The first one is quite grainy and has a big ol' green color cast across the image. The second image was part of a series where I was trying to get the foreground of the beach in the shot, but nothing really looked good. The sky looked better though. In the third, I got closer to the sky and composition I was looking for. You can see I significantly extended the time the shutter was open, and thus was able to lower the ISO, resulting in less grain. Here's the image I settled on:

Unedited final milky way image

15mm, f/5.3, 30 seconds, ISO 2500, unedited

The Milky Way featuring Saturn and Jupiter, respectively, @ 15mm, f5.3, 30 seconds, ISO 2500, edited

This was definitely the image I spent the most time on. I started by raising exposure and a few other small adjustments to see what I was working with (as you can see, the original image was quite dark).

Here's the image before I moved it over to Topaz AI's Denoise tool.

You can see how grainy it is, necessitating a bit of denoising, you can also see the light behind the hill is more yellow/green than the red/yellow I ended up with.

After moving back to Lightroom from Topaz Denoise, I did a bunch of trial and error editing, shifting sliders all over the place, trying to get a look I liked. The settings I ended up with (after re-importing from Topaz, the settings are lost from the original copy - not from the image, but from the sliders in Lightroom) are as follows: Texture +65, Clarity +44, Dehaze +79, Saturation +28. Within the tone curve, Lights +26, Shadows +32. HSL (Hue, Saturation, Luminance) sliders are: Yellow Hue -100 (bringing it closer to orange than green), Yellow Luminance -40 (yellow, get out of my picture!). I also put a bit of purple in the shadows using split tonight, +21. I also put a gradual filter on the sky: Exposure -0.17, Whites +69, Texture +23, Clarity +33, Dehaze -6. Gradual filters are so you can affect certain parts of the image, in this case I did not want these changes to also affect the trees and water, so instead of global adjustments I used the filter.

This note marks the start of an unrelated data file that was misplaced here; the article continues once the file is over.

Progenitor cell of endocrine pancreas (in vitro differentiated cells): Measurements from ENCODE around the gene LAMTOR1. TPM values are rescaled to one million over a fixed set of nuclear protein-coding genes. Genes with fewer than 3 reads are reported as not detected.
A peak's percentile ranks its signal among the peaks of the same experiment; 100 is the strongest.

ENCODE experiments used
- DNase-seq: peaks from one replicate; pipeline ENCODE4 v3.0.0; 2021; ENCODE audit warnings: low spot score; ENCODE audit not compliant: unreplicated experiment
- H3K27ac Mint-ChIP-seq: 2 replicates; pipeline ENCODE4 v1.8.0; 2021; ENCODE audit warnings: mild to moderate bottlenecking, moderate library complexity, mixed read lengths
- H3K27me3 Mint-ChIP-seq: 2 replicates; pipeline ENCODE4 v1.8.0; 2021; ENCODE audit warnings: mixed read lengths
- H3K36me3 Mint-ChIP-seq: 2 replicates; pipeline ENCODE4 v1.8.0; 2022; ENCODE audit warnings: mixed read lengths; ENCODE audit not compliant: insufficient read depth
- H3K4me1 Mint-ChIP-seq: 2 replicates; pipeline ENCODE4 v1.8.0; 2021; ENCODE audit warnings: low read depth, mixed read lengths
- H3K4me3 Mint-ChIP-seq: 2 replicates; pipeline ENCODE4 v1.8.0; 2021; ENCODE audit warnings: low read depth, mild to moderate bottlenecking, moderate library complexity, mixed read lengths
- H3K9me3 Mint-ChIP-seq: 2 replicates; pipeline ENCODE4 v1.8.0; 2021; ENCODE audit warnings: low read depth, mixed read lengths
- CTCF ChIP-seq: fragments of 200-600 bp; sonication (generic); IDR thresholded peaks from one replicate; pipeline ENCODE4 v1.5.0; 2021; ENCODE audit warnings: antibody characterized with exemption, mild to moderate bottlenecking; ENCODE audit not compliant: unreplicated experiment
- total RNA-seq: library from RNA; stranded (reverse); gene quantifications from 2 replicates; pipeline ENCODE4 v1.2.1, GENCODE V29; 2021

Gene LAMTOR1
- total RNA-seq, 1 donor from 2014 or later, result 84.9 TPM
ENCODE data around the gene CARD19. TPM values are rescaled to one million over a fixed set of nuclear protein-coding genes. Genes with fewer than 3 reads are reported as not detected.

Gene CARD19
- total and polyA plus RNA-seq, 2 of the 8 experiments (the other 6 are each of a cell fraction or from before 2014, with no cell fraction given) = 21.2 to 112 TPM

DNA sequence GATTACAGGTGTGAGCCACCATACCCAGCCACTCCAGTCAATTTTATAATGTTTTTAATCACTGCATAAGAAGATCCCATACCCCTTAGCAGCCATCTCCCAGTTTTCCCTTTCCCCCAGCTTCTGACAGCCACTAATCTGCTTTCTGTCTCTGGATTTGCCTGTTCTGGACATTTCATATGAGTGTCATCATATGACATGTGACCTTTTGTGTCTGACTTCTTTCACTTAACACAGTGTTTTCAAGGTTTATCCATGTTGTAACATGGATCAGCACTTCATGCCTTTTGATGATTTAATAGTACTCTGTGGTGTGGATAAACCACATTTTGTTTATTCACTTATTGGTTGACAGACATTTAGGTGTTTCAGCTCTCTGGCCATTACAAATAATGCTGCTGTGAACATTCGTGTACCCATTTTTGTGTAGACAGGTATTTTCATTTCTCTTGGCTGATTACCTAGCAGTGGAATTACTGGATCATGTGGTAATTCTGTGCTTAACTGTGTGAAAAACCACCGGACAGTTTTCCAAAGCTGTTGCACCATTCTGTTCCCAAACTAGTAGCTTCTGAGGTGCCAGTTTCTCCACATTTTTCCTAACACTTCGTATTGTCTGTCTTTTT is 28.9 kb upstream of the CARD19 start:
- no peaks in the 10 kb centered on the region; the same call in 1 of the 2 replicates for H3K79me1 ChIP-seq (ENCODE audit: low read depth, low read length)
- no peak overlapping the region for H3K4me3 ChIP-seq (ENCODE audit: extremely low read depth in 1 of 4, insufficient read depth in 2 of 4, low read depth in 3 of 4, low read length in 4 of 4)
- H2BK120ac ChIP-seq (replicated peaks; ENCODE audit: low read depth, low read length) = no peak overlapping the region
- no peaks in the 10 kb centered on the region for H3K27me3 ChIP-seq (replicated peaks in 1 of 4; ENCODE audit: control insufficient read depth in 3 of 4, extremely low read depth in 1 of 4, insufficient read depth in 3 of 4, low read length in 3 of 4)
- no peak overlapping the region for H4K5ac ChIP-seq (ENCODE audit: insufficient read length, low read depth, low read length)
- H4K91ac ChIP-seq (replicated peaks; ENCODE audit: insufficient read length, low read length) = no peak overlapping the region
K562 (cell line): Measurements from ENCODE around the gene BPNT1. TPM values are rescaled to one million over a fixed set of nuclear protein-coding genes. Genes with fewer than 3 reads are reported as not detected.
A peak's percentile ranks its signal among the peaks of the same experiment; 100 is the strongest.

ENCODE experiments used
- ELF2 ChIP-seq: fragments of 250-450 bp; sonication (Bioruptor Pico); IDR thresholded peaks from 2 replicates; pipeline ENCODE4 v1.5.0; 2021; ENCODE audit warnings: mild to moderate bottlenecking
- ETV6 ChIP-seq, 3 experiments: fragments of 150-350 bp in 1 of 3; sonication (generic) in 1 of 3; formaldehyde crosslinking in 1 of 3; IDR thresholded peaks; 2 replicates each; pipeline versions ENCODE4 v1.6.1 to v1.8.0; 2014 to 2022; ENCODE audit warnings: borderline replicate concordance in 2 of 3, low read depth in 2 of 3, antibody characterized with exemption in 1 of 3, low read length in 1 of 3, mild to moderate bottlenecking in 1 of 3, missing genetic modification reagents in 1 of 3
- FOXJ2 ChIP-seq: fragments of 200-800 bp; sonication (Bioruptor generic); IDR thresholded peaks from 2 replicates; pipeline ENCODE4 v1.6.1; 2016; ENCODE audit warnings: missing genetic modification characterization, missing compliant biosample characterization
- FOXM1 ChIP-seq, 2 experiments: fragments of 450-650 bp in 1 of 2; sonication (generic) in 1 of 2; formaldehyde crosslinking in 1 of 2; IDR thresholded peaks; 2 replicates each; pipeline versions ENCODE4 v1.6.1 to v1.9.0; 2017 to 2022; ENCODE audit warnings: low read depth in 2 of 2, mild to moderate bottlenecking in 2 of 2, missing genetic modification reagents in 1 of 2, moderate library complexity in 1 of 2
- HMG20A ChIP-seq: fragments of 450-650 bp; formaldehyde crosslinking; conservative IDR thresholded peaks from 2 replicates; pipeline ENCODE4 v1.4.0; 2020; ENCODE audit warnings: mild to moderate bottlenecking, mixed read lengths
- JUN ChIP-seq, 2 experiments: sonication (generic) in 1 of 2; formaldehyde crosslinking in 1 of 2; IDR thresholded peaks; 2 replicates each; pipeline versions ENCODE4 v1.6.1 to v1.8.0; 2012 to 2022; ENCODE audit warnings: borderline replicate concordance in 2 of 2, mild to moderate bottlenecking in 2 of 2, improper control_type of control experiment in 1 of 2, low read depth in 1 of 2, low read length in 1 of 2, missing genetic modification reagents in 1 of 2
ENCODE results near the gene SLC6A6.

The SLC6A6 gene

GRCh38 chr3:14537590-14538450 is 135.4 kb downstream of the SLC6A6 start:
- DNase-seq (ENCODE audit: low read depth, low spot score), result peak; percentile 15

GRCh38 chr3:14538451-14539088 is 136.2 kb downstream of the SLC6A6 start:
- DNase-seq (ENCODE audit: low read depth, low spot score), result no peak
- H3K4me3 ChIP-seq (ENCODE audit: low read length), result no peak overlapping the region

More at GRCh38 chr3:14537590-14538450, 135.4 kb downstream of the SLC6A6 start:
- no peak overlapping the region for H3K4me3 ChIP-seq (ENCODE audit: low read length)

Mars and airplane trail

Mars and airplane @ 14mm, f/5.0, 30 seconds, ISO 2500

The next day we took a trip up to Grassy Pond, which, if you'll refer back to your map at the top of the page, is north of our campsite. Before we left, I, being the responsible adult I am, went to the bathroom, and also took a couple pictures of a really cute school of fish at the beach.

Outdoor campsite bathroom

Going to the bathroom in below freezing weather isn't the most pleasant thing I've ever experienced, but at least it was one of the prettiest bathrooms I've had the pleasure of visiting. Also, wet wipes are a bit of a luxury on a camping trip, but totally worth it.

School of little fish

Little fishies :)

I didn't take many pictures I think are worth sharing on that day's trip, besides this one:

Black and white reflection of tree in water

Tree reflection @ 70mm, f/7.1, 1/250 seconds, ISO 100

Tree reflection in water, unedited

For your consideration, the before picture.

I did get some pictures I like later in the evening, while my dad and I were on the beach.

My dad taking a picture of the moon between some trees

Pops Photographing the Moon @ 70mm, f/2.8, 1/250 seconds, ISO 3200

The moon between trees against a purple sky

Moon Between the Trees @ 125mm, f/2.8, 1/320 seconds, ISO 3200

That was the last night of the trip, so I'll leave you with a few images of the wonderful loons that are still, while not as hard as a bat, tough to get a picture of. They don't really come close to shore, and the two times they appeared right by our canoe I had my camera away in my waterproof bag. Such a tough call between risking your gear and getting the good shots. I'll also leave you with the sound of their call, as it is quite something, and not unpleasant to fall asleep and wake up to (the first loon of the video, the others sound insane).


Thanks for reading!

Loon running across water
Loon in water floating
Loon in water flapping wings